Thursday, February 26, 2015

Can I tell you something: The Desire for Perfection

Exotic adventures. Shiny, happy couples. Spotless kitchens. Sunshine. The places to be. Smiles. Filters. Filters. Filters. Perfection.

'[Insert name of acquaintance/celebrity/blogger/trend-setter] is eating the most delicious looking [insert trendy food] at [insert trendy restaurant] and her [insert trendy outfit] is so [insert trendy phrase]. And her selfie with [insert husband/boyfriend/bff/celebrity/trend-setter] is perfection; they look like they are having such a great time at [insert trendy event].'

Compare. Compare. Compare.

Can I tell you something?
The age of social media has caused extreme discontentment and jealousy in our lives. Keeping up with the Joneses has become Keeping Up with the Kardashians, and I don't know about you, but I'm not rich and famous for being rich and famous. I don't come home to a million dollar house and neither does the majority of the world. I don't arrive at extravagant parties in a fancy car, wearing an expensive dress. In fact, my car is on it's last leg and I'm pushing to get every mile out of it I can. And not only do I not go to extravagant parties, but I rarely go to any parties.

I want to take it one more level, because I think most of the world is ok with the fact that they're not foolishly wealthy. Pinterest can show me how to keep my house spic and span, how to get toned thighs, how easy it is to make an awesome birthday cake, and 100 tips to improve my relationship with my husband.  But I don't do those things either. My house isn't always clean, I don't have toned thighs, and I can't always make an awesome birthday cake. Also? My husband is really amazing but we argue constantly. Ask anyone that knows us.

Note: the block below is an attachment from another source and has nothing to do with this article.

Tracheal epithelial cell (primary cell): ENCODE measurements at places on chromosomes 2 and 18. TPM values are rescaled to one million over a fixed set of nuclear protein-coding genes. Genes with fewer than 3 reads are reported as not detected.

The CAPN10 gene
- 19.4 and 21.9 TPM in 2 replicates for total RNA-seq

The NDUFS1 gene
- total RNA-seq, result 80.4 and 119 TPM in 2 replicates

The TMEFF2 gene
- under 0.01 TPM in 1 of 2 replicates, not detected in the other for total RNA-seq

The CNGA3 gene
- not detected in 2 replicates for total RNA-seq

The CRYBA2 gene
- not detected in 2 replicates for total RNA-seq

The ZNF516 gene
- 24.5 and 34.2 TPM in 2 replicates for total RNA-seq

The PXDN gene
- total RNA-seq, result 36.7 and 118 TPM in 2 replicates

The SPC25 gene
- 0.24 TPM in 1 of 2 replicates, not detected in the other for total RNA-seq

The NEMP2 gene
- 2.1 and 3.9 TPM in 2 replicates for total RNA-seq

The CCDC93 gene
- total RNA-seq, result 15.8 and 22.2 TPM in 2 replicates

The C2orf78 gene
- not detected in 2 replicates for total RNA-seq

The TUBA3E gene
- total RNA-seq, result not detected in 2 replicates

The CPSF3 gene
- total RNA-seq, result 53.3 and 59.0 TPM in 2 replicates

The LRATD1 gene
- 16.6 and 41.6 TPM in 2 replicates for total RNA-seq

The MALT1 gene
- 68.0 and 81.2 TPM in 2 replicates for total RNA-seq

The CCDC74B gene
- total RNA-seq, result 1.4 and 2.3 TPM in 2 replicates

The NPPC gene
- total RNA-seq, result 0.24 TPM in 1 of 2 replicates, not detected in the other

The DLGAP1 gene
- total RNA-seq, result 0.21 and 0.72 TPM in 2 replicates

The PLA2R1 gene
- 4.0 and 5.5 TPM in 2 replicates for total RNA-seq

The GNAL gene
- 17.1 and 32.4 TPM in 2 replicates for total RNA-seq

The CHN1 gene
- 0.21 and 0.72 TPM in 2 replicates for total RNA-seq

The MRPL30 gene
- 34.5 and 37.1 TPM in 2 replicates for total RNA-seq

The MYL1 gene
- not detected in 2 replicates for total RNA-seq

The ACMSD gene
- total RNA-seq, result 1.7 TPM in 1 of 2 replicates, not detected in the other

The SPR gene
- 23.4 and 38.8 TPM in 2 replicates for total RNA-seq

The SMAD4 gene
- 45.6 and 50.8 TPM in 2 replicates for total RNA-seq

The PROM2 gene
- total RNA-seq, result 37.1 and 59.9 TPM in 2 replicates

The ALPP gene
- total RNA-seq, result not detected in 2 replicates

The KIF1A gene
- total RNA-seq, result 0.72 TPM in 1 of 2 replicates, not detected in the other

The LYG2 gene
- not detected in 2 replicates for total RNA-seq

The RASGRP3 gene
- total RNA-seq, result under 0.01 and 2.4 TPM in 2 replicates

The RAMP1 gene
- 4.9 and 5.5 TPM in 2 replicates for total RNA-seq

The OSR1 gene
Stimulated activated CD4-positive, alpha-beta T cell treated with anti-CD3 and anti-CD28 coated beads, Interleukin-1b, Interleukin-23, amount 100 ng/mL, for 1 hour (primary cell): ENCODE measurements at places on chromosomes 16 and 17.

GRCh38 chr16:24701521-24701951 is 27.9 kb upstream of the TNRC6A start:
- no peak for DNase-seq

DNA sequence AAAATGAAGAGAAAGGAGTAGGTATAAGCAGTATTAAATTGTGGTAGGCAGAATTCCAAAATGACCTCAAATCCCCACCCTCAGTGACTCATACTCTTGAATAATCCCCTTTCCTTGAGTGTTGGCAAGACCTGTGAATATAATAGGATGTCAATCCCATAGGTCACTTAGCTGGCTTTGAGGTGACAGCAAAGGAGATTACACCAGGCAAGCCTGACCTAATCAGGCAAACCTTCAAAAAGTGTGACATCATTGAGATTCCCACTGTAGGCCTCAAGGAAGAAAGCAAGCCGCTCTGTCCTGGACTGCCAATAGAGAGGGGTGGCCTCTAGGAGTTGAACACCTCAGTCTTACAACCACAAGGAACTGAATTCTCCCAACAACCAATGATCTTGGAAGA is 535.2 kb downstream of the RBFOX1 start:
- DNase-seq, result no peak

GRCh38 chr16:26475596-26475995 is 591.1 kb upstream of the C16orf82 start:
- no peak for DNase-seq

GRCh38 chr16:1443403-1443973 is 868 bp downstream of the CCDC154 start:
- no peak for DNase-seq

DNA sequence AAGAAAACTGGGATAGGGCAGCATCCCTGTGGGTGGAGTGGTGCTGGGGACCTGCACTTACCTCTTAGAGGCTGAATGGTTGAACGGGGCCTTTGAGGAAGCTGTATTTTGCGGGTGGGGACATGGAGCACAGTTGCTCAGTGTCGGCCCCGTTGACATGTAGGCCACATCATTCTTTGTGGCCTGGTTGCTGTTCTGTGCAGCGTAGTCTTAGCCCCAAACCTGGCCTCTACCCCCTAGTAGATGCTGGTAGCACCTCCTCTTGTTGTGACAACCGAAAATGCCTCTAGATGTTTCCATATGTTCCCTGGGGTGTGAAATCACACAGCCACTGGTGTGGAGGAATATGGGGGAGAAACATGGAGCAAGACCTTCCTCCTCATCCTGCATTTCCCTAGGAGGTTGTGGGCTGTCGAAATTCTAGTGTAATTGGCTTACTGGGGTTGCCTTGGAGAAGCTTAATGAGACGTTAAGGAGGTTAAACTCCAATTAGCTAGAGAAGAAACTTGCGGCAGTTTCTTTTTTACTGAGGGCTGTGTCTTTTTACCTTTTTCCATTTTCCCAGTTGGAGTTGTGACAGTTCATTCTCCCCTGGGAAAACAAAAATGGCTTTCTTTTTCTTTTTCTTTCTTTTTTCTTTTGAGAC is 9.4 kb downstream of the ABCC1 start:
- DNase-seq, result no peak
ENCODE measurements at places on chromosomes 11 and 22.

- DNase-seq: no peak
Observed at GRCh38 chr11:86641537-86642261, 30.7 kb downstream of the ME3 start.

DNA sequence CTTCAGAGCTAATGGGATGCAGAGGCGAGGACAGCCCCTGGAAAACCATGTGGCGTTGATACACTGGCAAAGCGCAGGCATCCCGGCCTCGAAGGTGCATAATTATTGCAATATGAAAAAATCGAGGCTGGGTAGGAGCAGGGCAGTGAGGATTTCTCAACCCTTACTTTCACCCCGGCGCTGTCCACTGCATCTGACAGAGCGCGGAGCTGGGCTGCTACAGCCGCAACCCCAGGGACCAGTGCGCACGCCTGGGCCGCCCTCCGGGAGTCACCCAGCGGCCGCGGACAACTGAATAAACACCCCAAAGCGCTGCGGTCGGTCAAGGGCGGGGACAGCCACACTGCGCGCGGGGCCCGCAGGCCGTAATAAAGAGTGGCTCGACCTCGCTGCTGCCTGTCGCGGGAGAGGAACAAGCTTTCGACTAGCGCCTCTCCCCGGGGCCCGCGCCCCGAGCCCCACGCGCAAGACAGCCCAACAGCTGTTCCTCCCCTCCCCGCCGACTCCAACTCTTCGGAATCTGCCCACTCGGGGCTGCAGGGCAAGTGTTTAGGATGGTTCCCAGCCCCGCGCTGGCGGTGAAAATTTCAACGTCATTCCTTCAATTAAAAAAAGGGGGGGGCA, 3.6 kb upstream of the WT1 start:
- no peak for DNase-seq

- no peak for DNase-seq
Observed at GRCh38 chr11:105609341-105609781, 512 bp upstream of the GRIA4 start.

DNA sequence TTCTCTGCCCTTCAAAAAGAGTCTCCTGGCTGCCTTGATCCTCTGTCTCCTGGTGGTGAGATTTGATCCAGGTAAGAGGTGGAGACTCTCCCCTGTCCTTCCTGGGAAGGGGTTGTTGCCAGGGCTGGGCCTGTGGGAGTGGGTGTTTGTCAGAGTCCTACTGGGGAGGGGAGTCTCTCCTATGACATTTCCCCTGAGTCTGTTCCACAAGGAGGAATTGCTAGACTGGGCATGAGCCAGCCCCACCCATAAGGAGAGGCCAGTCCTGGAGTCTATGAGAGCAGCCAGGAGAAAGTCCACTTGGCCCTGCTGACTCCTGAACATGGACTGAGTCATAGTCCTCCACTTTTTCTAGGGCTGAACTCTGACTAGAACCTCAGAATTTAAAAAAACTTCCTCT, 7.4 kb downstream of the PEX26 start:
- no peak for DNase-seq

Instagram shows us what all our "friends" are out doing and the fact that we are missing out. And the fear of missing out causes stress because we want to be current, and do what our friends are doing. We want to have those memories so that we can look back and say, "look at all the things we did and how happy we were."

Joyful moments can't be enjoyed when we have to stop and share it with the Internet. A deep discussion over a meal can't be a deep discussion when we have to stop to see who's tweeting. We can't date and fall in love without swiping left because 'this just isn't enough,' and 'I need something more'. We can't grasp face-to-face interaction with someone who needs our attention when we are pulled to the screen for mindless entertainment.

'But I need to get some ideas for how to do [xyz]. I know there's a tutorial for it on YouTube. There's 5 minutes before my appointment so I'll just scroll through [insert social media].'

They are all excuses. We turn to our phones because we don't want to experience awkward or intense or deep.

Can I tell you something? About the hard stuff?
It's worth it. We all experience the hard stuff, but we hide it so the watchful eyes of the Internet can't see it. Through awkward situations we learn be be humble. In intense times we discover our passions. Deep moments expose vulnerability, which allows us all to be real with each other.

When you decide to put down your phone and close your laptop, you open up an opportunity. What can you do with that time? Clear your mind and refocus, catch up with an old friend, volunteer. Until we can realize, and truly realize, that we don't need the validation of likes or retweets, and that a real connection isn't through a screen, we are going to continue striving for a perfection that doesn't exist. Perfection doesn't exist. It's time to stop reaching for a lie and just live.